Valassis: Print key for grocery retailers, but social and digital expected to surge

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Valassis: Print key for grocery retailers, but social and digital expected to surge
Valassis: Print key for grocery retailers, but social and digital expected to surge

Ninety percent of grocery retailers say that weekly circulars is their primary way of promoting products and marketing to consumers, according to a survey conducted for direct mail and marketing company Valassis by Stagnito Custom Media.

“Print is still a big player in grocery, says Therese Mulvey, VP of marketing intelligence at Valassis. “One of the reasons grocery retail marketers like it is that it's very measurable and they know exactly what it does. No one has really cracked the code on how to use digital.” The survey used information gathered from 60 grocery retail decision makers representing about 50 different national and independent grocery chains according to a Valassis statement.

In the survey, grocers ranked printed weekly circulars in newspapers as their primary marketing means, followed closely by printed weekly circulars distributed through the mail. Mobile marketing came in 8th, the last-place slot. However, 65% of respondents also said that they believed that during the next five years, social media and the Internet will be the primary way they market to consumers to meet sales goals. Respondents said that in five years, print will make up just 17% of retail grocery marketing, Mulvey says.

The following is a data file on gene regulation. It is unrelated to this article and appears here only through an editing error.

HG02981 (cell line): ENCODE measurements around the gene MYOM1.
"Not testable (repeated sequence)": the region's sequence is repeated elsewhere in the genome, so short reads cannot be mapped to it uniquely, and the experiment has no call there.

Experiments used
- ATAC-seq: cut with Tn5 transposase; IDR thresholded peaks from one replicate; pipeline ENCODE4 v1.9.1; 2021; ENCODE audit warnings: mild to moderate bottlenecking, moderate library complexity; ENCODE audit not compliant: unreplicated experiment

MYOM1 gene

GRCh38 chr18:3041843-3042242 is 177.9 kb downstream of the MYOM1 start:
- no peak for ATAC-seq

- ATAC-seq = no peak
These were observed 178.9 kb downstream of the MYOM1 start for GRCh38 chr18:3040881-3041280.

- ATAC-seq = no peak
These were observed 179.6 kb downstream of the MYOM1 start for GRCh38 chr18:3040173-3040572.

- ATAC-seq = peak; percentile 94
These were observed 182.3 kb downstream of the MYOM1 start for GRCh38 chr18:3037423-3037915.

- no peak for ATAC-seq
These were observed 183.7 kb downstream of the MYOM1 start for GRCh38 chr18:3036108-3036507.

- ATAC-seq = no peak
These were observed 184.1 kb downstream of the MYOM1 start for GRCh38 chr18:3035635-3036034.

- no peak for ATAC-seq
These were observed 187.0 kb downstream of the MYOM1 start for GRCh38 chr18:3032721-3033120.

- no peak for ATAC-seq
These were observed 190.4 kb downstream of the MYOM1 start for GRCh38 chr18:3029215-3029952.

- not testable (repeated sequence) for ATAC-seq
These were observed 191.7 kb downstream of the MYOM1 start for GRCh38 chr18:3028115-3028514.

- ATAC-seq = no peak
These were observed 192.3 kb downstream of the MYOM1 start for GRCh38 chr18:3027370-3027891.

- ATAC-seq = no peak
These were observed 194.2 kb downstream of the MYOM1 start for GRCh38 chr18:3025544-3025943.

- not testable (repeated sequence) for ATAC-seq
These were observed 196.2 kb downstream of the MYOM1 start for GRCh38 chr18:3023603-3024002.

However, Mulvey says she doesn't believe print will dip to much lower than 40% of grocery retail marketing in five years. “Groceries are a ritual purchase,” she says. “I see it growing at a less significant rate.”

With grocery, she added, there needs to be a scope to the ads. They must reach a very large, diverse number of people, which print can achieve through circulars and mailers.  “The beauty of digital is that it's so targeted,” she says. “The difficulty with digital is that it's not broad reach.”

Additionally, the study found that 82% of the survey respondents believe that their customers are making more decisions about their shopping habits at home, rather than in the store. Mulvey says this is likely due to the recession, as more and more consumers are in “bargain mode,” as well as riding gas prices, which cause customers to minimize their number of trips.

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